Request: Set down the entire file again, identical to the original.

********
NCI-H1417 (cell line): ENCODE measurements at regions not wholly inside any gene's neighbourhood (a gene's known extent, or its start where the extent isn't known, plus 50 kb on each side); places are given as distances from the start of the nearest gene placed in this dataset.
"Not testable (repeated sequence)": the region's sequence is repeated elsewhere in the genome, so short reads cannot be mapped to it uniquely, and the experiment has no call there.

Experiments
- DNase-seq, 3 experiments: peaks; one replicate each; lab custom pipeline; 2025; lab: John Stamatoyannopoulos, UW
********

NCI-H1417 (cell line): ENCODE measurements at regions not wholly inside any gene's neighbourhood (a gene's known extent, or its start where the extent isn't known, plus 50 kb on each side); places are given as distances from the start of the nearest gene placed in this dataset.
"Not testable (repeated sequence)": the region's sequence is repeated elsewhere in the genome, so short reads cannot be mapped to it uniquely, and the experiment has no call there.

Experiments
- DNase-seq, 3 experiments: peaks; one replicate each; lab custom pipeline; 2025; lab: John Stamatoyannopoulos, UW